Like any augmented reality app, the new AR content in Google Expeditions lets students view and manipulate digital content in a physical world context. The new AR content can be used as components in science, math, geography, history, and art lessons. Some examples of the more than 100 AR tours that you’ll now find in the app include landforms, the skeletal system, dinosaurs, ancient Egypt, the brain, and the Space Race.
To use the AR content available through Google Expeditions you will need to print marker or trigger sheets that students scan with their phones or tablets. Once scanned the AR imagery appears on the screen. (You can actually preview some of the imagery without scanning a marker, but the imagery will not be interactive or 3D). Students don’t need to look through a Cardboard viewer in order to see the AR imagery.
You can get the Google Expeditions Android app here and the iOS version here.
more on GOogle Expeditions in this IMS blog
How AR and VR are Being Used to Teach SEL
By Tina Nazerian May 29, 2018
SEL social emotional learning
In his book, “Experience on Demand,” Jeremy Bailenson, the founding director of Stanford University’s Virtual Human Interaction Lab, writes, “No medium, of course can fully capture the subjective experience of another person, but by richly evoking a real-seeming, first-person experience, virtual reality does seem to promise to offer new, empathy-enhancing qualities.” Bailenson contrasts experiencing virtual reality with reading news accounts and watching documentaries. Those latter activities, he writes, require “a lot of imaginative work,” whereas virtual reality can “convey the feeling” of, say, a refugee camp’s environment, and the “smallness of the living quarters, the size of the camp.”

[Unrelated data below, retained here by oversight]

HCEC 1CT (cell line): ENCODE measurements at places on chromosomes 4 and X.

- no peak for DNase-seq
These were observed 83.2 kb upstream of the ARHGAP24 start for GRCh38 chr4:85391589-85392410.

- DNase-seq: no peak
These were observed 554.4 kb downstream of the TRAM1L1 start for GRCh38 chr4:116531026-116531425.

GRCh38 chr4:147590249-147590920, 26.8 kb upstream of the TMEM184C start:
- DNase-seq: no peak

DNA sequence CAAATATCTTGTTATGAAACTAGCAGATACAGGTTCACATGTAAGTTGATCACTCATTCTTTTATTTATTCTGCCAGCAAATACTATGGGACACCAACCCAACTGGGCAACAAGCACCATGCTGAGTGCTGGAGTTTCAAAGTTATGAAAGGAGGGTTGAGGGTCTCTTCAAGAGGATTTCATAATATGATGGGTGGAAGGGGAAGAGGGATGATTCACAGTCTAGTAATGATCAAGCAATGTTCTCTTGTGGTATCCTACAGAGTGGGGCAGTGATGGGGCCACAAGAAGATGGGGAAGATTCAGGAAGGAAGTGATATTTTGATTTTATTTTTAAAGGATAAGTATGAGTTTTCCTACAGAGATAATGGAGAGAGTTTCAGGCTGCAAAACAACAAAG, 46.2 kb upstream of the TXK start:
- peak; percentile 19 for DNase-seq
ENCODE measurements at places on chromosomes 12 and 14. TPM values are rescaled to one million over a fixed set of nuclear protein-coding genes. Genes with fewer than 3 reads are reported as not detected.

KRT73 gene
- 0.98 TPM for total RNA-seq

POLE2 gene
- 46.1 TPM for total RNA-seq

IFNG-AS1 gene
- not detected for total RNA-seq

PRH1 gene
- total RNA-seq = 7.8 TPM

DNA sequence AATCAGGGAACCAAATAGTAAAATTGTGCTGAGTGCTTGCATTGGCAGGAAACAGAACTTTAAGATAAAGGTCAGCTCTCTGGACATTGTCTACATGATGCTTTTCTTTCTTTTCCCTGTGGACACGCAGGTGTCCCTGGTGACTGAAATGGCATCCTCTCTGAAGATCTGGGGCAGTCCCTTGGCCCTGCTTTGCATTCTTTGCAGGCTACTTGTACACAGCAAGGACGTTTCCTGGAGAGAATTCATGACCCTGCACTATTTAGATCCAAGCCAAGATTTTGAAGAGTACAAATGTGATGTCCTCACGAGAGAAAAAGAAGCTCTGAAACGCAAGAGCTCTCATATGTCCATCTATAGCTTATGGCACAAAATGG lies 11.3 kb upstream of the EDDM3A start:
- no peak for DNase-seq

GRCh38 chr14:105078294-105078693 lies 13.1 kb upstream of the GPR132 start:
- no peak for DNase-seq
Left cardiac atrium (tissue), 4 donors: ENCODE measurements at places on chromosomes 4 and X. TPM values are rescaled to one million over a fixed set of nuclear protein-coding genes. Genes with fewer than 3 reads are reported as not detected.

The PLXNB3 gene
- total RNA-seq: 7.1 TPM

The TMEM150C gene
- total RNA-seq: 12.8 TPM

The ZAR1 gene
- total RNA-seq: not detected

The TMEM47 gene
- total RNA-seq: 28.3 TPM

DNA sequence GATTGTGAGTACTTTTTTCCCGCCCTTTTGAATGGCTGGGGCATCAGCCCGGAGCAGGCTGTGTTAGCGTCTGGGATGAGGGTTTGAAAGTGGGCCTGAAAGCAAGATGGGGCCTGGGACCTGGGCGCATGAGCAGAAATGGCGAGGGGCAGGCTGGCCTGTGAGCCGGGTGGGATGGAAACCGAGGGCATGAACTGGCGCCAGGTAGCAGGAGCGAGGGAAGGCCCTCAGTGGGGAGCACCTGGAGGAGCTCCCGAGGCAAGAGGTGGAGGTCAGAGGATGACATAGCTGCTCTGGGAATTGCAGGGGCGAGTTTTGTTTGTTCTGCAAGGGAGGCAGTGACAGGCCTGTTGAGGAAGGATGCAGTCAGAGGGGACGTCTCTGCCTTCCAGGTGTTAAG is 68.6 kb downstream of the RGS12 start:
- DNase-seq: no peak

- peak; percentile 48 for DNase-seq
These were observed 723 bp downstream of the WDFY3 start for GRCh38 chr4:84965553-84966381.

Caldwell—who used Google Expeditions to deliver a virtual reality experience set in the Holocaust—says that when his students first put on the goggles, they viewed them as a novelty. But within a minute or two, the students became quiet, absorbed in what they were seeing; they realized the “reality of the horror of what was in front of them.” Questions ensued.
Ron Berger, the Chief Academic Officer of EL Education, points to another factor schools should consider. He thinks virtual reality can be a powerful way to introduce kids to situations that require empathy or adopting different perspectives. However, he thinks no one tool or experience will bring results unless it is “nested in a broader framework of a vision and goals and relationships.”
Berger says virtual reality experiences have to be accompanied by work beforehand and follow-up afterwards. Kids, he says, need to be reflective and think critically.
immersion experiences like virtual reality should be “embedded in positive” adult and peer relationships. He adds that ideally, there’s also a resulting action where kids do something productive with the information they’ve learned, to help their own growth and to help others. He mentions an example where students interviewed local immigrants and refugees, then wrote the stories they heard. They published the stories in a book, and the profits went to legal fees for local refugees.